How would we have time to write them, though, while trying to keep the production machine fed?  A definite problem. Howard spoke up and volunteered to do them. Ron and I agreed and off Howard went.

So it was, that Ursula’s first scene was rewritten by Howard. The info in it all existed before, but Howard laid in the appearance jokes about her “wasting away to practically nothing.”  As I recall he tried to get the idea over more tersely about her motivation and enmity toward King Triton.

More importantly, Howard addressed the Sebastian issue. He wrote Sebastian’s soliloquy on the beach after they wash up from Ariel’s tranformation into human by Ursula. And here it is:


Just look at her! On legs! On human legs!!  Mt nerves are shot!! This is a catastrophe!

What would her father say?  I’ll tell you what her father’d say! He’d say he’s gonna kill himself a crab dat’s what her father’d say!!  I’m gonna march meself straight home right now and tell him just like I should have done the minute…(notices Ariel shaking her head,“No!!”)…and DON’T you shake your head at me, young lady!  Maybe dere’s still time…if we could get dat witch to give you back your voice, you could go home with all the normal fish and just be… just be…( Sees Ariel’s desperately sad face)…just be…miserable for de rest of your life.

(resigned) All right, all right, I’ll try to help you find dat prince.  Boy!! What a soft shell I’m turning out to be…”

My memory bank says we may have done a little editing to Howard’s speech.  But it is essentially his. He was brave enough to write a monologue, something Howard as a stage dramatist was comfortable with, but we who have a fear of too much dialogue in a visual medium, would have been nervous about.  He made Sebastian’s change of heart plausible, entertaining, warm, relatable, in character, and like all the best writing, surprising but also exactly right.

Howard also rewrote Sebastian’s scene in the bedroom where Ariel is going to sleep. Our pre-Howard version of this scene is the beginning and end of this where he mostly stewed about his mistreatment and finally realized Ariel was contentedly asleep and had heard none of it.  Howard added the active plan of “batting your eyes like dis” and “pucker up your lips like dis.” As I recall, Howard also had a line about dropping her handkerchief that we, or story board artist Ed Gombert, who boarded this scene and many of Sebastian’s key moments, trimmed out before animation.  Howard’s goal was to make it more explicit that the crab was actively trying to help Ariel, that he was clearly in support of what was going on, and to do it with comedy.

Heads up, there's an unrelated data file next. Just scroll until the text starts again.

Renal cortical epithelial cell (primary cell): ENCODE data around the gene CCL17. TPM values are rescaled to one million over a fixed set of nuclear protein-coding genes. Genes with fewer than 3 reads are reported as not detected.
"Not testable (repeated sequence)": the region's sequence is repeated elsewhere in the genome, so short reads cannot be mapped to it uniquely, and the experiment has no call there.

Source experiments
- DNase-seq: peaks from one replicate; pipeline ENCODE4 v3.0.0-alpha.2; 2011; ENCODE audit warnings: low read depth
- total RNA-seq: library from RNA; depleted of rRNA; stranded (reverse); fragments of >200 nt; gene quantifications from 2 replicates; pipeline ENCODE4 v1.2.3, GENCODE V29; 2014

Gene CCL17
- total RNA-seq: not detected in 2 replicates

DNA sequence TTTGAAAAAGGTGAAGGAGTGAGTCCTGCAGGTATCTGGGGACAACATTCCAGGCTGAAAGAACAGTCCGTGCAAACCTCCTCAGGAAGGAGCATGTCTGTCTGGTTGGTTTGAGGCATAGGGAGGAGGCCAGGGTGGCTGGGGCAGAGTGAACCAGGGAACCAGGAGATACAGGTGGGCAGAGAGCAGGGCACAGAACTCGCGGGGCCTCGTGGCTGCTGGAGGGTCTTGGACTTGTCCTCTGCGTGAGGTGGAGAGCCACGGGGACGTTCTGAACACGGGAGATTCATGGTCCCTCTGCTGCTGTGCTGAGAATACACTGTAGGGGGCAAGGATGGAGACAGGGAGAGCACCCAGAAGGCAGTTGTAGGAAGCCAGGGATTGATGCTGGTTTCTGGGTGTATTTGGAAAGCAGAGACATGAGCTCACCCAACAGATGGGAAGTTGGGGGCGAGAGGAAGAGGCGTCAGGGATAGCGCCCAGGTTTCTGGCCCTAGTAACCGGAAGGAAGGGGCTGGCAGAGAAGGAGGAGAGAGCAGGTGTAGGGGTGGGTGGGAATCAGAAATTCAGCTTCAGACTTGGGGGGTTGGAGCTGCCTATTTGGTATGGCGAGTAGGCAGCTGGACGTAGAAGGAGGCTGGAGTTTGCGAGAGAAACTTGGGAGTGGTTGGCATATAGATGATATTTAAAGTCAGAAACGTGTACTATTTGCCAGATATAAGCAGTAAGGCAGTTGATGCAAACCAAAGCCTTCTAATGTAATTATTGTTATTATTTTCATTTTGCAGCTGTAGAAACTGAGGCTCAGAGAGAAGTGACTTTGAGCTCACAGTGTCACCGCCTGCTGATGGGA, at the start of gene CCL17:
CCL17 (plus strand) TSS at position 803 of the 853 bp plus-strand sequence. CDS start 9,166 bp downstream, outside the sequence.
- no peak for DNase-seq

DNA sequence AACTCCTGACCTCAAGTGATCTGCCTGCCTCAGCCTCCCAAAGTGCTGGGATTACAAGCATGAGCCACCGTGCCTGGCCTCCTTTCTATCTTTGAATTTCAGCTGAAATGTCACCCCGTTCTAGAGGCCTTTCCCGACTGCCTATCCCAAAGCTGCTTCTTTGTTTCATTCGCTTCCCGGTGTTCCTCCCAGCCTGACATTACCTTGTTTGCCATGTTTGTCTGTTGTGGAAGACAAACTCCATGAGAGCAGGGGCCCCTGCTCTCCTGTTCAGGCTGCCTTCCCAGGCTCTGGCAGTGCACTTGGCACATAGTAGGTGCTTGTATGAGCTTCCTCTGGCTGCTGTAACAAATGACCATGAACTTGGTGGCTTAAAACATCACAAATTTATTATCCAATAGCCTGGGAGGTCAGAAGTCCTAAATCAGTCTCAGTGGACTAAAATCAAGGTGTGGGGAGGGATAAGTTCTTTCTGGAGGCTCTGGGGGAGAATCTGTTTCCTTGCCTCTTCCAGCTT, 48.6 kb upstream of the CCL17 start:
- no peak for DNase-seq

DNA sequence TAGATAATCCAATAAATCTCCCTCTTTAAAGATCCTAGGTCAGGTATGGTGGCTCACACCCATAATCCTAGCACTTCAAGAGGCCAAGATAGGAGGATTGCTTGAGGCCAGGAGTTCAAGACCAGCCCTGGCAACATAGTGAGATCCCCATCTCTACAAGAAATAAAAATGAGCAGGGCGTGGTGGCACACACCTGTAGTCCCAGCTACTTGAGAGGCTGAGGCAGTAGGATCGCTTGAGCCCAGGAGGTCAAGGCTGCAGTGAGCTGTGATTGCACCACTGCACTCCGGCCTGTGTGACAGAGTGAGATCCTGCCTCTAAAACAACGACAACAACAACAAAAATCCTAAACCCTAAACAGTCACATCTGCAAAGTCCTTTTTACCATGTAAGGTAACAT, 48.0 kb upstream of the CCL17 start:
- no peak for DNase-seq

The other primary scene that Howard wrote was the final scene where Sebastian and Triton watch the forlorn Ariel in her archetypal Mermaid on the rock pose stare at the woozy prince on shore, seemingly having lost him forever with her back in mermaid form and no longer human.

In earlier versions of the script and story reels, Ariel had become human again with a kiss.  It was Peter Schneider, Jeffrey’s volatile lieutenant in charge of animation day to day who had the idea that Triton should give Ariel her legs back.  We often dealt with ideas from the executive ranks that made us scratch our heads, but this was the best idea Peter ever proposed to us. It seems obvious now but we hadn’t seen it.  Still, even when we embraced this idea, we had Triton say, “That human saved my life…” before deciding to change Ariel’s legs.  Much of the scene was played in pantomime.

Howard had problems with both of those things. As a stage dramatist it seemed crazy to him (and not dramatic) to have much of what was happening conveyed only in looks: “Guys, I can’t believe you’ve got these characters who have gone through all this, and they have nothing to say to each other!!”  He also thought Triton’s line was all wrong. “That line makes sense if you’re doing a story about prejudice,” Howard stated flatly.  “But that’s not the story you’re telling! You’re telling the story of a rebellious teen who needs independence and an overprotective father who loves her and has to realize he’s got to let go!”

So Howard rewrote that dialogue between the crab and Triton and it is one of my favorite scenes in the movie. Triton’s new point of view is made explicit: “She really does love him, doesn’t she, Sebastian?” Once again, with comedy and irony, Howard makes clear where Sebastian’s heart is: “It’s like I always say, your majesty, children got to be free to lead their own lives…” After Triton’s bemused reaction at Sebastian’s new point of view, he turns sadly back to his daughter, “Then I guess there’s just one problem left…” Sebastian uncertain where he’s going with this: “And what’s dat, your majesty?” Triton gets a wistful look as he gathers himself. “How much I’m going to miss her…” And he uses his trident to turn her human, finally giving her the freedom to follow her dreams, even at the cost of her leaving him and her home forever.

I love what Howard did with this scene, making Triton’s decision dramatic, but doing it in between the lines. The scene is succinct. The theme of the film is encapsulated, but enclosed in wit, warmth, humor, and real, relatable emotion.  And for that, and for so much more, I will be forever grateful.

Thank you, Howard.